The users table, besides others, have these fields: username, first_name, last_name. Each user can decide whether to show the username or the full name (first + last). This choice is stored inside a "settings" table.

To not perform repeated queries and calls to a function any time I need to show the name, I add the name to display to the user object as it is created, like $user->display_name = ... according to the user's choice.

The problem is that when the user updates the profile, Laravel tries to save this name inside a display_name field into the users' table, which doesn't exist and returns a 500 error. That also happens when the user tries to logout.

Is it possible to avoid that Laravel tries to store that value inside the database?

As suggested in other discussions I have already tried to give a default value to the attribute inside the User model, I've tried to set the attribute as protected, but nothing did work.


This is where the get{...}Attribute() function of a Model comes in handy. Say you want to access $user->full_name without actually saving full_name to the database. Since you have first_name and last_name, you can declare on your User model:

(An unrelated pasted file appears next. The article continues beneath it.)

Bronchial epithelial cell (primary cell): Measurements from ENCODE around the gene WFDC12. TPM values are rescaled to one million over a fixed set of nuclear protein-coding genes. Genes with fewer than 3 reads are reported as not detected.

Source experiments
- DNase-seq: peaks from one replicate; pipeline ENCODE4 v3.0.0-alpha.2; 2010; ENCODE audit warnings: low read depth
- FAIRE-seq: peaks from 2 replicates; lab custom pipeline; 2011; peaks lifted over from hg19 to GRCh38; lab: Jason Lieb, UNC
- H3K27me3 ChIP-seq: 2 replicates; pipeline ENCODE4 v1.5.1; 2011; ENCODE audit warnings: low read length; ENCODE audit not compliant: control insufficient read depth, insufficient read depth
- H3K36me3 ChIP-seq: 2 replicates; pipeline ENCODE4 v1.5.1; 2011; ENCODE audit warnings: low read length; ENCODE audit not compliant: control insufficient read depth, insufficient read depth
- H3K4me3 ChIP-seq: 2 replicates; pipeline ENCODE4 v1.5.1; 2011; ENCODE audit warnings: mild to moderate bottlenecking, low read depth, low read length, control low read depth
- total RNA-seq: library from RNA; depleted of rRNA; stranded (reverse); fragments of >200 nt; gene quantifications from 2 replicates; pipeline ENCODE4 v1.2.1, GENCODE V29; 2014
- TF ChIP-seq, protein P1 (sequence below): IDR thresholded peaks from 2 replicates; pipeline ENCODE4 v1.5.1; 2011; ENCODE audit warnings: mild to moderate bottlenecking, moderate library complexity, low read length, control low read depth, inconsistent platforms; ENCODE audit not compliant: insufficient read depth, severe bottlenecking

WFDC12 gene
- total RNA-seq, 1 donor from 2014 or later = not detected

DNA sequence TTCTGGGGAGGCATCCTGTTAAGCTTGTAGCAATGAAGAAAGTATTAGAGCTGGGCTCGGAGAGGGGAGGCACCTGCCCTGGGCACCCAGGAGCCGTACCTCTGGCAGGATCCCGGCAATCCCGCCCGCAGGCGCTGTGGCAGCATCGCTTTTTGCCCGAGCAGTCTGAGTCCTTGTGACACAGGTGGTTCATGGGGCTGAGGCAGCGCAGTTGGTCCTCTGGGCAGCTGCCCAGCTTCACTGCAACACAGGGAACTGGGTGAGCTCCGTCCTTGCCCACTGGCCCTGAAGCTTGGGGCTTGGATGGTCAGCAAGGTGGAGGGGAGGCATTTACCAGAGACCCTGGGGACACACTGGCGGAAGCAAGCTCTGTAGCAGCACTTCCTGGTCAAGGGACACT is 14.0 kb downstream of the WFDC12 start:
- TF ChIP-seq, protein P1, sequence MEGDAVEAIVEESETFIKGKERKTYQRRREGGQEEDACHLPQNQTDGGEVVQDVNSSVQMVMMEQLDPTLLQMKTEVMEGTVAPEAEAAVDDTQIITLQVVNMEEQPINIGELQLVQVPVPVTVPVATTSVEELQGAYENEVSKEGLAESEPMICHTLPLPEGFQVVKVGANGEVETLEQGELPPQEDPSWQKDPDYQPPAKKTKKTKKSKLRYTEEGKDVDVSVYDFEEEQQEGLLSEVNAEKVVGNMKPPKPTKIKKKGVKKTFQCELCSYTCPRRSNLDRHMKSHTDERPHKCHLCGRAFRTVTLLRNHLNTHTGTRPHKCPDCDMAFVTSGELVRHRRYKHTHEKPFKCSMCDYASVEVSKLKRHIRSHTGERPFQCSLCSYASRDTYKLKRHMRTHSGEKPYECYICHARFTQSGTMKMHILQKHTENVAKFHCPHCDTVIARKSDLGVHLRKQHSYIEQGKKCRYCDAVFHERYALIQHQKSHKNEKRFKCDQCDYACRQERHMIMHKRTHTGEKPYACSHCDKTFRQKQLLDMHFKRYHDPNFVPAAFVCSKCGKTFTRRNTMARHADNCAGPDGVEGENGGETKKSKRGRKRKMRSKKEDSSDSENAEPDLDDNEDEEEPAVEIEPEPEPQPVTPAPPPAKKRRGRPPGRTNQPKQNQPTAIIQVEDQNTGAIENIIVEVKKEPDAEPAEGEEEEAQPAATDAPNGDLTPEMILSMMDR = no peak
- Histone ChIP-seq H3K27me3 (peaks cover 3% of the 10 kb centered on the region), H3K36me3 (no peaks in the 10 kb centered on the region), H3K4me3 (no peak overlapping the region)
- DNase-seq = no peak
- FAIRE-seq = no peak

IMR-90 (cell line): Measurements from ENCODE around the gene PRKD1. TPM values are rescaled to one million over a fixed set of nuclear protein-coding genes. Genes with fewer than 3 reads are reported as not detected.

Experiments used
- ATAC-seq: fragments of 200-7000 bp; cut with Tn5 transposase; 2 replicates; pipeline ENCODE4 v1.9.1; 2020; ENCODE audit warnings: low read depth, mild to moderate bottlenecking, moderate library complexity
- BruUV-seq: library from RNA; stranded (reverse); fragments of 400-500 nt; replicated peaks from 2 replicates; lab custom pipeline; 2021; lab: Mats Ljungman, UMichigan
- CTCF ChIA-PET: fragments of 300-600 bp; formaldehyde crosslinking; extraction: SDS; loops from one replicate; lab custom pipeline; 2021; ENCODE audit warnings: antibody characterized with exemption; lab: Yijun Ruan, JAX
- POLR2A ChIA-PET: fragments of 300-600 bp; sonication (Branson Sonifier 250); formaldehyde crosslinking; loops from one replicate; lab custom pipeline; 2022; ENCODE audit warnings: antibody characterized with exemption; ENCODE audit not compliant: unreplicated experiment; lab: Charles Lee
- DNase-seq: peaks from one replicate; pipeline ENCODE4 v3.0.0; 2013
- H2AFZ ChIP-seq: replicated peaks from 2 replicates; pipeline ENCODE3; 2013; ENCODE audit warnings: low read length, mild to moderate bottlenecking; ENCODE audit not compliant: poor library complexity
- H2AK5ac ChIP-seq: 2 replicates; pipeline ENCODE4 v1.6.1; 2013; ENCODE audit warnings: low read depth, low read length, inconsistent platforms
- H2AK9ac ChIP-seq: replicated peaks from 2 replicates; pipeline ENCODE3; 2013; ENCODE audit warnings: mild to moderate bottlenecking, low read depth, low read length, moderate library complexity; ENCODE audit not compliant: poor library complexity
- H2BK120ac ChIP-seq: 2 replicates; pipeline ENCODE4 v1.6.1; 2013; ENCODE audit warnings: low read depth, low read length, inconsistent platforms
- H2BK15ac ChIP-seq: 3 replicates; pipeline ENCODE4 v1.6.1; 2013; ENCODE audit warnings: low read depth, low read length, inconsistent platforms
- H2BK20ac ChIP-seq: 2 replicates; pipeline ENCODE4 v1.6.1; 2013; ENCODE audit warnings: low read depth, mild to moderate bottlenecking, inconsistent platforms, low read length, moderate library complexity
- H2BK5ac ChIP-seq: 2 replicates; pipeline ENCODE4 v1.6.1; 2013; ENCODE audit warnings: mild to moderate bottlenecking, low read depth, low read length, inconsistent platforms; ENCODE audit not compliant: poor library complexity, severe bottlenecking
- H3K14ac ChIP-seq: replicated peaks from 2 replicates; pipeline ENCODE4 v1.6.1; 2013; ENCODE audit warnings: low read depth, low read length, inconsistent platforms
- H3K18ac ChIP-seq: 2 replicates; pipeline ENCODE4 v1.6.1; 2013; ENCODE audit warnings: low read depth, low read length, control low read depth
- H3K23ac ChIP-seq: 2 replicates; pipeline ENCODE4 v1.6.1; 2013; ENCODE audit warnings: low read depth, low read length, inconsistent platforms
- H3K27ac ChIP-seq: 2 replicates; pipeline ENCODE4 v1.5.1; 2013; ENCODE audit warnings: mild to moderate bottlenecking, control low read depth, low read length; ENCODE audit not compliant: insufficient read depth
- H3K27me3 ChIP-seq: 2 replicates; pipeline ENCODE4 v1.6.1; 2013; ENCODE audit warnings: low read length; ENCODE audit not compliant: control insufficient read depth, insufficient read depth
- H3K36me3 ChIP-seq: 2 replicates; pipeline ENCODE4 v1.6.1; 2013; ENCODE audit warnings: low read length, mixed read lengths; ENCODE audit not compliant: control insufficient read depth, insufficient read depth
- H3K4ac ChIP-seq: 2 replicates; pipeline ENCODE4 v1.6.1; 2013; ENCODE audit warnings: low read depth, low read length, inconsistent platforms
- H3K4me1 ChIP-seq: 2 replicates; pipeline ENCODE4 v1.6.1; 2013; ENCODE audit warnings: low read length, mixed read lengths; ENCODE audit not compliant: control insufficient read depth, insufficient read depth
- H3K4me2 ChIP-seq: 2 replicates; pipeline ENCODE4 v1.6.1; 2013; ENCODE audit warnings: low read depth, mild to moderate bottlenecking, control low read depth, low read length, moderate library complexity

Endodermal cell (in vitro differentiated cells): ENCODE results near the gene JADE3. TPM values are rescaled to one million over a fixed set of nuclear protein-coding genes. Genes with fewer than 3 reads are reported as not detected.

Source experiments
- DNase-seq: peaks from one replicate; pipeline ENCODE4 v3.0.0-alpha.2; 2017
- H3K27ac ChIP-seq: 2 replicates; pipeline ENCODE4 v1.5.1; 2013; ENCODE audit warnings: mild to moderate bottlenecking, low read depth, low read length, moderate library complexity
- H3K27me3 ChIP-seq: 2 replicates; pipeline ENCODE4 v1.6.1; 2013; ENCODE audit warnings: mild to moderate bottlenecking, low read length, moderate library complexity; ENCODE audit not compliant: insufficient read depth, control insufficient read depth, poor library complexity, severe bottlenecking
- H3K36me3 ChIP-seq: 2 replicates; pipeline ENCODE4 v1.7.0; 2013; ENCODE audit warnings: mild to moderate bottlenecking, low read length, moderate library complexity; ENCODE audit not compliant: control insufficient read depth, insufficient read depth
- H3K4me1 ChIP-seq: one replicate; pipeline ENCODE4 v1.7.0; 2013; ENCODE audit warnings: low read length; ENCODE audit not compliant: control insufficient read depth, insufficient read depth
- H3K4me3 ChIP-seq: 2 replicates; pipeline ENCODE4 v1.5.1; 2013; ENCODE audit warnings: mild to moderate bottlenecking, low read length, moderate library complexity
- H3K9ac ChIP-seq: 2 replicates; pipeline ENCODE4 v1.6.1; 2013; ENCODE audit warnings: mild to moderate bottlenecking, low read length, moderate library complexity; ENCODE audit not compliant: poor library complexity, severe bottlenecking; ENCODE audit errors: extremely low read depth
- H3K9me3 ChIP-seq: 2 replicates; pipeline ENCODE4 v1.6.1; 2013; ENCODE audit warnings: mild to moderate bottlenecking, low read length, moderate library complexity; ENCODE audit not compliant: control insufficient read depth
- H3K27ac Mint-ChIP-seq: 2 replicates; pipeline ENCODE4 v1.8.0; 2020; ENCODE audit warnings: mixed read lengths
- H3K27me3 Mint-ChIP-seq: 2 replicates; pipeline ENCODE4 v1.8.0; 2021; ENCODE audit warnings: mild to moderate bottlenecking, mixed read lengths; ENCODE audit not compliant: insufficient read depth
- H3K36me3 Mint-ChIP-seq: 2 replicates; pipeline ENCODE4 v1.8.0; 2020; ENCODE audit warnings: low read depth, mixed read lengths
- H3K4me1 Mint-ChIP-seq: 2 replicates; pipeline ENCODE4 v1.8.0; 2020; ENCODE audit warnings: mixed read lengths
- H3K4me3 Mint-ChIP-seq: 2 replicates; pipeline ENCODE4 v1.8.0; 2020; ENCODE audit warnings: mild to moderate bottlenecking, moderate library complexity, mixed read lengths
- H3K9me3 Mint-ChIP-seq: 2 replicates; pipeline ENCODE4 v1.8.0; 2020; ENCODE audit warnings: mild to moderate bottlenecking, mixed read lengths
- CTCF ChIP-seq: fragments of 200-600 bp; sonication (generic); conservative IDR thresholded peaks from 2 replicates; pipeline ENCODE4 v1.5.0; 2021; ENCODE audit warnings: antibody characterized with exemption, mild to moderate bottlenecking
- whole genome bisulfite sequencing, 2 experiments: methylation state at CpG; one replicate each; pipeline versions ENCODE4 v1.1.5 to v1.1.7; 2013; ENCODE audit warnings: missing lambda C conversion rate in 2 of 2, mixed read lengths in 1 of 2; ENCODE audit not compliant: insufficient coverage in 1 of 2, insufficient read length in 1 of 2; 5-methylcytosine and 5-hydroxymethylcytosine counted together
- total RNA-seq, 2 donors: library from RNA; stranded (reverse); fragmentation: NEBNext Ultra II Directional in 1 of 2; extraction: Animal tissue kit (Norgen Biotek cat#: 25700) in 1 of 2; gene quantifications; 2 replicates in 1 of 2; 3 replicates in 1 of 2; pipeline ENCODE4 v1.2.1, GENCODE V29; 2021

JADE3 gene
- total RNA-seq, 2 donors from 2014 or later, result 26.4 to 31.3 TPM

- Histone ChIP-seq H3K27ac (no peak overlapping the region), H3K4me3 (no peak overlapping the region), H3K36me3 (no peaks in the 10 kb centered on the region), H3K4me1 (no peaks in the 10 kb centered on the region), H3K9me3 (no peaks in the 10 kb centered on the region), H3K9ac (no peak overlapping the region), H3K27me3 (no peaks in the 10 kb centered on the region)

public function getFullNameAttribute(){
    return $this->first_name." ".$this->last_name;

Laravel will parse what's between get and Attribute into a property available on the model, in this case either $user->full_name or $user->fullName.

To translate this to your use case, you can use something like:

In your User.php model:

public function getDisplayNameAttribute(){
   if($this->settings == "use_full_name"){
       return $this->first_name." ".$this->last_name;
   } else if($this->settings == "use_username"){
       return $this->username;
   return "Not Configured...";

Note: You'll have to configure your if statements to determine what to return based on your settings.

Somewhere in a controller or view, you can call $user->display_name to have one of 3 things (determined by the logic/return statements above) displayed:

public function example(){
    $user = User::first();
    // $user->first_name." "$user->last_name, $user->username or "Not Configured..."

By doing this, when you access your $user, it will have a display_name property available that doesn't actually exist on the model, so you won't run into issues should you call $user->save();

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